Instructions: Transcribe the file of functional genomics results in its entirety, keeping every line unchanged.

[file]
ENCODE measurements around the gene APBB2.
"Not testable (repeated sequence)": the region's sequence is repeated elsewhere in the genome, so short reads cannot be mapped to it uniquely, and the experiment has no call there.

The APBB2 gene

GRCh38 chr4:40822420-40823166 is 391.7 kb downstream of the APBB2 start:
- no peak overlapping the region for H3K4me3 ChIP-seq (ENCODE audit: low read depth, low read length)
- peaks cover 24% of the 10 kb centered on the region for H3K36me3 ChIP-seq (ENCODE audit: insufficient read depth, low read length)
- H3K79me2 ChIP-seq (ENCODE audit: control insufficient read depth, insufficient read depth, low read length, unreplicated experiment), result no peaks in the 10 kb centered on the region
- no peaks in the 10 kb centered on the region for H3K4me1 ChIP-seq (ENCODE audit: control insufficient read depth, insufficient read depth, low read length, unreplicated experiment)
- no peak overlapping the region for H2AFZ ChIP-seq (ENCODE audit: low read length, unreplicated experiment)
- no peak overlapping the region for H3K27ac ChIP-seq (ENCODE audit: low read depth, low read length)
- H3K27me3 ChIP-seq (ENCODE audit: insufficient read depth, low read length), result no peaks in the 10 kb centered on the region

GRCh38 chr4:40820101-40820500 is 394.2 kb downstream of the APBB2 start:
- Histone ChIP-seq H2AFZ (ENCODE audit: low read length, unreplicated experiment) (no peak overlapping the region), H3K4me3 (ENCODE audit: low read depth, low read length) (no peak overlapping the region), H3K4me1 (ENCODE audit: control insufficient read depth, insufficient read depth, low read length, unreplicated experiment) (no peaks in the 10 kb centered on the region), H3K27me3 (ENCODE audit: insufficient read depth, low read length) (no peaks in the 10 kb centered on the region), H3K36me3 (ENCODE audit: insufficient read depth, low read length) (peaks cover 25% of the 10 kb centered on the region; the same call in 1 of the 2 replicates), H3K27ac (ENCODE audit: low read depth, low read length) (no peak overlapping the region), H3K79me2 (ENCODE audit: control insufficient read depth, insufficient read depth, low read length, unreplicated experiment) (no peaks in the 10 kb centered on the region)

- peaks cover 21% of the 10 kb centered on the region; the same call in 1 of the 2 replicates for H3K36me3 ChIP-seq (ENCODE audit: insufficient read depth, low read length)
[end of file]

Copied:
ENCODE measurements around the gene APBB2.
"Not testable (repeated sequence)": the region's sequence is repeated elsewhere in the genome, so short reads cannot be mapped to it uniquely, and the experiment has no call there.

The APBB2 gene

GRCh38 chr4:40822420-40823166 is 391.7 kb downstream of the APBB2 start:
- no peak overlapping the region for H3K4me3 ChIP-seq (ENCODE audit: low read depth, low read length)
- peaks cover 24% of the 10 kb centered on the region for H3K36me3 ChIP-seq (ENCODE audit: insufficient read depth, low read length)
- H3K79me2 ChIP-seq (ENCODE audit: control insufficient read depth, insufficient read depth, low read length, unreplicated experiment), result no peaks in the 10 kb centered on the region
- no peaks in the 10 kb centered on the region for H3K4me1 ChIP-seq (ENCODE audit: control insufficient read depth, insufficient read depth, low read length, unreplicated experiment)
- no peak overlapping the region for H2AFZ ChIP-seq (ENCODE audit: low read length, unreplicated experiment)
- no peak overlapping the region for H3K27ac ChIP-seq (ENCODE audit: low read depth, low read length)
- H3K27me3 ChIP-seq (ENCODE audit: insufficient read depth, low read length), result no peaks in the 10 kb centered on the region

GRCh38 chr4:40820101-40820500 is 394.2 kb downstream of the APBB2 start:
- Histone ChIP-seq H2AFZ (ENCODE audit: low read length, unreplicated experiment) (no peak overlapping the region), H3K4me3 (ENCODE audit: low read depth, low read length) (no peak overlapping the region), H3K4me1 (ENCODE audit: control insufficient read depth, insufficient read depth, low read length, unreplicated experiment) (no peaks in the 10 kb centered on the region), H3K27me3 (ENCODE audit: insufficient read depth, low read length) (no peaks in the 10 kb centered on the region), H3K36me3 (ENCODE audit: insufficient read depth, low read length) (peaks cover 25% of the 10 kb centered on the region; the same call in 1 of the 2 replicates), H3K27ac (ENCODE audit: low read depth, low read length) (no peak overlapping the region), H3K79me2 (ENCODE audit: control insufficient read depth, insufficient read depth, low read length, unreplicated experiment) (no peaks in the 10 kb centered on the region)

- peaks cover 21% of the 10 kb centered on the region; the same call in 1 of the 2 replicates for H3K36me3 ChIP-seq (ENCODE audit: insufficient read depth, low read length)